She is also quite upset that Europeans see “the experience of the Palestinians as a form of ethnic cleansing”. She might have added that the Europeans might have got the idea that the Palestinians are being ethnically cleansed from the fact that leading Israeli historians and policymakers throughout the political spectrum say so quite openly, with Benny Morris, for example, lamenting only that the ethnic cleansing was not seen through to the end.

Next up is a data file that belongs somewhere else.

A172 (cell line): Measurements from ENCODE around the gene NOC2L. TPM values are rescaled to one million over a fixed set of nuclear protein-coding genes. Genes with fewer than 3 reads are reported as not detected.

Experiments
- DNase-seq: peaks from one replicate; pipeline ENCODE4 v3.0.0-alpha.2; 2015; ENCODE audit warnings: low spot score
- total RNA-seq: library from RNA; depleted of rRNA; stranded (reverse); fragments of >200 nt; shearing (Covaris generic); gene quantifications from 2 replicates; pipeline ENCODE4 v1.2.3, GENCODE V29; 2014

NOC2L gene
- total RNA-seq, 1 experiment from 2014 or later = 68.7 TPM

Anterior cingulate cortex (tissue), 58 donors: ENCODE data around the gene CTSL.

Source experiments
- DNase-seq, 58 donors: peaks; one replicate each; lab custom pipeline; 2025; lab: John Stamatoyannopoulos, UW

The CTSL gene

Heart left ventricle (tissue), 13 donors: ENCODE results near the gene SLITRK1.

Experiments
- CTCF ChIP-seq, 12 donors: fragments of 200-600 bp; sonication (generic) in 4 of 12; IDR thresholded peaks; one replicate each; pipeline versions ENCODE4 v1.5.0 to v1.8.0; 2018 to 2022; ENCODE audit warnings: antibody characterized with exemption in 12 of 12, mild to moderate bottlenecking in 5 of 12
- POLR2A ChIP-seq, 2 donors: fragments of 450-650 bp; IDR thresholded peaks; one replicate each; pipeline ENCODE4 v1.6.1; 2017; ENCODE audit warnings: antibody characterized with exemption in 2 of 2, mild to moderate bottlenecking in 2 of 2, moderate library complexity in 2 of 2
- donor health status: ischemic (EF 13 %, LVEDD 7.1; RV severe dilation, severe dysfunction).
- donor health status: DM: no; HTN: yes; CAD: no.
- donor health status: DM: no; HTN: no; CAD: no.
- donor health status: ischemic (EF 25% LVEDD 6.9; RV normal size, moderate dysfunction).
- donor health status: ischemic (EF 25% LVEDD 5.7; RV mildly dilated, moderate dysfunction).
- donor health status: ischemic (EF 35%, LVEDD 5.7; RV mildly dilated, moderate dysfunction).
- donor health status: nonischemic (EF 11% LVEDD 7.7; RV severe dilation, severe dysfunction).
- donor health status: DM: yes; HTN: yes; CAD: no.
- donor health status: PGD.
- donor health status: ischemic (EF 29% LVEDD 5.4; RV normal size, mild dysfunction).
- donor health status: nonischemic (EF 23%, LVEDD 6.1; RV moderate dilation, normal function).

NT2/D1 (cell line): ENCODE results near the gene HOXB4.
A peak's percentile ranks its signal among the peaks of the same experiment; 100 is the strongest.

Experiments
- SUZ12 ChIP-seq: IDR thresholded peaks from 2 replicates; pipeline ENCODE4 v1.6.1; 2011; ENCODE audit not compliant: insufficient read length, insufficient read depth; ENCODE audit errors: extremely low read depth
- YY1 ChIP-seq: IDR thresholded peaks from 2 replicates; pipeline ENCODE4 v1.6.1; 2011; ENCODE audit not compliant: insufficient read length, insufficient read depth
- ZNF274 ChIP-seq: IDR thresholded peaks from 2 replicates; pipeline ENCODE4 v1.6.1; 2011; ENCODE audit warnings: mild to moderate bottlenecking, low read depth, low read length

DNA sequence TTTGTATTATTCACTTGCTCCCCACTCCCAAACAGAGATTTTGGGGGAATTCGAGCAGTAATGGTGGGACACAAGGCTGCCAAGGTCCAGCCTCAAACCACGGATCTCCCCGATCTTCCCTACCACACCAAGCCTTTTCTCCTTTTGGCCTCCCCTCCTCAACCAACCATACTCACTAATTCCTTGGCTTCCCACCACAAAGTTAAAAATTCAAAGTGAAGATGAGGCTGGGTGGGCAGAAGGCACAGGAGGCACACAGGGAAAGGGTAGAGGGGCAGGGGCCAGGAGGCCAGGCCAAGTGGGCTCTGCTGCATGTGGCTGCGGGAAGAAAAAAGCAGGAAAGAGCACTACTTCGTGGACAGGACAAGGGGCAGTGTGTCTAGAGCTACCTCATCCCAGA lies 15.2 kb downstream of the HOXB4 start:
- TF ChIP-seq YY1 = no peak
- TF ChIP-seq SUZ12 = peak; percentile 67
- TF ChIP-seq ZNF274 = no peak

“Hamas and Hezbollah”, she continues, shunning any supporting evidence, “are thought by the French and British to be social welfare organisations, and Israel is viewed as a terrorist state.” While it would be nice to see some actual figures on how many of “the French” and “the British” hold these views, it is worth noting that those who do see Hamas and Hezbollah as social welfare organisations likely do so because both Hamas and Hezbollah are known for providing schools, sanitation, health care, social assistance, nursing homes, and other much needed social services. Nor would she need to go as far as Europe to hear people say that Israel is a terrorist state. Thomas Friedman just recently praised Israel for using what constitute terrorist tactics under the standard legal definitions (attacks directed at the civilian population in order to achieve political goals). If a terrorist state is a state that routinely engages in terrorism (as defined by applicable law), then Israel certainly qualifies, and the assault on the people of Gaza is a perfect example.